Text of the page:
Courtesy South Tyrol Museum of Archaeology via WikipediaOtzi, the five-thousand year-old corpse found frozen in a glacier in the Alps in 1991 has given up more secrets. Using a nano-sized probe, scientists at The Institute for Mummies and the Iceman in Bolzano, Italy have successfully extracted from the 5300 year-old "Iceman" the oldest samples of human blood known. The find surpasses that of Egyptian mummies by 2000 or so years, the previous record holder. What's more, the researchers have determined that Otzi died fairly quickly after taking an arrow in the back. Fibrin, a blood clotting protein that appears in fresh wounds then disappears as healing progresses, was present in the samples. This means the healing process stopped soon after Otzi was shot.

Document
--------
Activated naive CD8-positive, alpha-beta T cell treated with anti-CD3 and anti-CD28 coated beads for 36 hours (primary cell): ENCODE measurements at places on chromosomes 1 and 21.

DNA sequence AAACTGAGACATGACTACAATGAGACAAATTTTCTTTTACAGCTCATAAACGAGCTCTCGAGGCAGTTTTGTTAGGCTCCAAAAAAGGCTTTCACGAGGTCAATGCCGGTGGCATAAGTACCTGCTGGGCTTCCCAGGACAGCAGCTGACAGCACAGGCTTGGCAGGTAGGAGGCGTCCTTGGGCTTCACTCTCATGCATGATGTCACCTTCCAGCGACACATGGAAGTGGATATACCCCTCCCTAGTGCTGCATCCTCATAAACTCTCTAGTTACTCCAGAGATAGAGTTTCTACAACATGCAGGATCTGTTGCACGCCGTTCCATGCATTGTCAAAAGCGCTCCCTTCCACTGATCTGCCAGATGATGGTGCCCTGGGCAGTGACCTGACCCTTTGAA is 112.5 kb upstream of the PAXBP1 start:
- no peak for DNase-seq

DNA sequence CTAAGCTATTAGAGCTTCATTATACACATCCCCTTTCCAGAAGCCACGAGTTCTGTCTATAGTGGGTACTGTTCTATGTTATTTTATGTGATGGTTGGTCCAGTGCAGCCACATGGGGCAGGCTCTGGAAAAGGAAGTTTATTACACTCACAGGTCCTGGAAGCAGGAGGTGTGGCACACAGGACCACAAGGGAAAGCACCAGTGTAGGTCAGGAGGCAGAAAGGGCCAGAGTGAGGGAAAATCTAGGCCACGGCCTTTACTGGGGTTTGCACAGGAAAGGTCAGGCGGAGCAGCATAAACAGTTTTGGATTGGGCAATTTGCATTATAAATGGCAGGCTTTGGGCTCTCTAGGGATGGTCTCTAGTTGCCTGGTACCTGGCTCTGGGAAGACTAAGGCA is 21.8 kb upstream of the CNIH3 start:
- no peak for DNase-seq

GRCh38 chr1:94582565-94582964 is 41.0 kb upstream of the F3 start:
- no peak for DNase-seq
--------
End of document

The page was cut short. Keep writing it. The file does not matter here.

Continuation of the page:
Courtesy Twin Cities NaturalistCheck out this week's Phenology Roundup where professional naturalist Kirk Mona of Twin Cities Naturalist discusses what's been seen around the Twin Cities area in the last week. Phenology is the science of the seasons. It looks at how and when nature changes according to seasonal climatic conditions.